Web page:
Determining a person’s age online seems like an intractable problem. But new technology and laws could be on the brink of solving it.
European internet service providers can hand over the personal details of customers who are accused of illegally downloading content, the EU’s top court ruled.
Decision throws out previous ruling in favor of hiQ Labs that prevented Microsoft’s business networking platform to forbid the company from harvesting public info from user profiles.
A new Amazon feature is set to start sharing people’s internet connections – unless they opt out within the next week.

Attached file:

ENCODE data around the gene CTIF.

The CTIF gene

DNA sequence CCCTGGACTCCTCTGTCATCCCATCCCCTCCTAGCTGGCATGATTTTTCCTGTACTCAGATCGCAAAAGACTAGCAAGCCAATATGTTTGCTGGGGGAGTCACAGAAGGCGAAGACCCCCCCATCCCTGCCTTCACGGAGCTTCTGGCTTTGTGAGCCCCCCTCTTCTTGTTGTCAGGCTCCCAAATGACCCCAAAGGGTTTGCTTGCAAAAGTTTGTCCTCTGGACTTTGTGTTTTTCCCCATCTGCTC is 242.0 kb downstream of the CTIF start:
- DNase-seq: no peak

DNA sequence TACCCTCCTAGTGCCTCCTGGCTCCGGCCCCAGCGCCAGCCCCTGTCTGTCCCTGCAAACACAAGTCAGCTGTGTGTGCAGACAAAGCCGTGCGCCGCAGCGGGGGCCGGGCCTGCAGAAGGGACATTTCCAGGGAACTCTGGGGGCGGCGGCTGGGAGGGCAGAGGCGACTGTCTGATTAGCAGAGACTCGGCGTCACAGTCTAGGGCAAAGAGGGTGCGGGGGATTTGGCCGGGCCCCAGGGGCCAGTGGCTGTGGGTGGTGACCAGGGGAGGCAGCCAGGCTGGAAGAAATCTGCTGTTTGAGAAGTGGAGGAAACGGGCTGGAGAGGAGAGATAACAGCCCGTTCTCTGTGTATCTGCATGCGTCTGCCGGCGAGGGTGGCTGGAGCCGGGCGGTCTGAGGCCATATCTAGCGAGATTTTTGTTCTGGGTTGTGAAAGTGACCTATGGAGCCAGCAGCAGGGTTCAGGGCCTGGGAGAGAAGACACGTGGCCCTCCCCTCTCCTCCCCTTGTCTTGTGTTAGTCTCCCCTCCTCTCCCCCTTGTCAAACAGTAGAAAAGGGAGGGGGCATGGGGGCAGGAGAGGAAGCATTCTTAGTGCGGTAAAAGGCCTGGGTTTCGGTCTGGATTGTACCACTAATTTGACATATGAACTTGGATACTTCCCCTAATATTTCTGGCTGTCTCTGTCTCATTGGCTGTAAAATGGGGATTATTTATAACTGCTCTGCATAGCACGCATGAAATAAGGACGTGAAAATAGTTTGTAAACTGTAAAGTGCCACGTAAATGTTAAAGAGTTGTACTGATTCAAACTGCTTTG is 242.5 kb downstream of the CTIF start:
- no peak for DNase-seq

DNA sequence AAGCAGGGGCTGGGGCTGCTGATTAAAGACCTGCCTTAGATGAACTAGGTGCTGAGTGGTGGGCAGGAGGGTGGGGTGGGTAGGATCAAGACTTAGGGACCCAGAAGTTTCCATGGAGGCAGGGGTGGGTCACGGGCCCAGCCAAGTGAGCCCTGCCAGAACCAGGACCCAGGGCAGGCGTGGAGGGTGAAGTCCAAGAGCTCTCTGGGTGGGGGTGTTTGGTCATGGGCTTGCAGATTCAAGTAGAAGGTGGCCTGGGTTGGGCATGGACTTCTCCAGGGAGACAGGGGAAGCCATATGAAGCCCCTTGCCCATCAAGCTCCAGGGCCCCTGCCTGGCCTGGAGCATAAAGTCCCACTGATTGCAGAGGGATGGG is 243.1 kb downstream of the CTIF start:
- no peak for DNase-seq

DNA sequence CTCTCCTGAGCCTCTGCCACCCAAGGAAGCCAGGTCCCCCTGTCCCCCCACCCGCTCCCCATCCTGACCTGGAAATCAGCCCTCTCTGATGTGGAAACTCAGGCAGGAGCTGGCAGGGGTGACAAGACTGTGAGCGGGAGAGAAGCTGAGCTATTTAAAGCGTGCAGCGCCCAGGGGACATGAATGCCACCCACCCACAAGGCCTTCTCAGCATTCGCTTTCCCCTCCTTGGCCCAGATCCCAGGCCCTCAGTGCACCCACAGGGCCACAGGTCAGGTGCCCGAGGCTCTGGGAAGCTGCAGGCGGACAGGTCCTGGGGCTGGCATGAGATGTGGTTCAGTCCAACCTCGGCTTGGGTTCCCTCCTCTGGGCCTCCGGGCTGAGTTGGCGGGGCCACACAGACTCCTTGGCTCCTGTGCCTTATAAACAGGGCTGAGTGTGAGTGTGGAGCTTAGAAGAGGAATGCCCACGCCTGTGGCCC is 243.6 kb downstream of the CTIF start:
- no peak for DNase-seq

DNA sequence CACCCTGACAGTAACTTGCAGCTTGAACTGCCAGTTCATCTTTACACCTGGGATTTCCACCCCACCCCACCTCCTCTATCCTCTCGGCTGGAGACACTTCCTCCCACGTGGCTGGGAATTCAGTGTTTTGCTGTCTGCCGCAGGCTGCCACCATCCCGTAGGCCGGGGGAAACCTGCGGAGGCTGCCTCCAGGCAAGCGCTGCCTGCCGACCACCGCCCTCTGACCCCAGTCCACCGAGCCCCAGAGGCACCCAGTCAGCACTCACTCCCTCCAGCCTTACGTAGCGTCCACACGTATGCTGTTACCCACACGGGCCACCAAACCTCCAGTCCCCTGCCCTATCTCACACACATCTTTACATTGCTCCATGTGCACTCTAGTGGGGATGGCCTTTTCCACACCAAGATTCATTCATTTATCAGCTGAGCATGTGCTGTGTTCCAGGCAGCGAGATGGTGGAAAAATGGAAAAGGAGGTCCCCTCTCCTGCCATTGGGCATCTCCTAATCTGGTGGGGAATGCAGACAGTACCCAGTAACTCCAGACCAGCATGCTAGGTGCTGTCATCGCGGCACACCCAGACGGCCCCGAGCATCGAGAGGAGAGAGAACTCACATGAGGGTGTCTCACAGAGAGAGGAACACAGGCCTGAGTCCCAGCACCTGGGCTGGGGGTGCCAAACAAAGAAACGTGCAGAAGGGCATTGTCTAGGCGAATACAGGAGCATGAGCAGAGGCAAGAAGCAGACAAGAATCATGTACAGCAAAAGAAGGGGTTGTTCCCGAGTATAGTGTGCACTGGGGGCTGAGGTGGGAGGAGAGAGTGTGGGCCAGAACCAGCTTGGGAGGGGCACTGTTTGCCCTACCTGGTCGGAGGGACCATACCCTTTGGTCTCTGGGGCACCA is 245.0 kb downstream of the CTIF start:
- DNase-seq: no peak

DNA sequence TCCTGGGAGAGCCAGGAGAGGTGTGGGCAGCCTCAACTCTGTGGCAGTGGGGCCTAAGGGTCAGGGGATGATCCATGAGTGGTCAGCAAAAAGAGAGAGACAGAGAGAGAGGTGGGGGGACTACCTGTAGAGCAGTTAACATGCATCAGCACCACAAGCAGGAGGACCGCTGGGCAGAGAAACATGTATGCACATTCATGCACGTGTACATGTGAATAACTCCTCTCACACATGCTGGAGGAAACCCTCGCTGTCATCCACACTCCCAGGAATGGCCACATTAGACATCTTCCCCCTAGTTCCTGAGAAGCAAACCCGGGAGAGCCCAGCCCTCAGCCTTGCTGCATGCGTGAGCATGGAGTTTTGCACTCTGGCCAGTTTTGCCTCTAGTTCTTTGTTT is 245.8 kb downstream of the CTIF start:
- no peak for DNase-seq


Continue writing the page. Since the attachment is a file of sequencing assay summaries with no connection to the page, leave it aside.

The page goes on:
The Name:Wreck flaws in TCP/IP are the latest in a series of vulnerabilities with global implications.
Roskomnadzor proposes to expand the law on personal data to foreign Internet sites and restrict cross-border data transfer in order to protect the rights of citizens.
Dark patterns online have gotten attention mostly in academia until recently, when research started informing tech policy.
A clear majority of voters in Switzerland have rejected a law governing a proposed electronic identity system.
“We believe that each and every customer paying for your internet service has the right to determine how their personal data will be used, on an opt-in basis,” Mozilla, the Internet Society, PublicKnowledge and others said in an open letter to the CEOs of T-Mobile AT&T and Verizon.
Campaigners complain of ‘staggering lack of transparency’ around mass data collection experiment.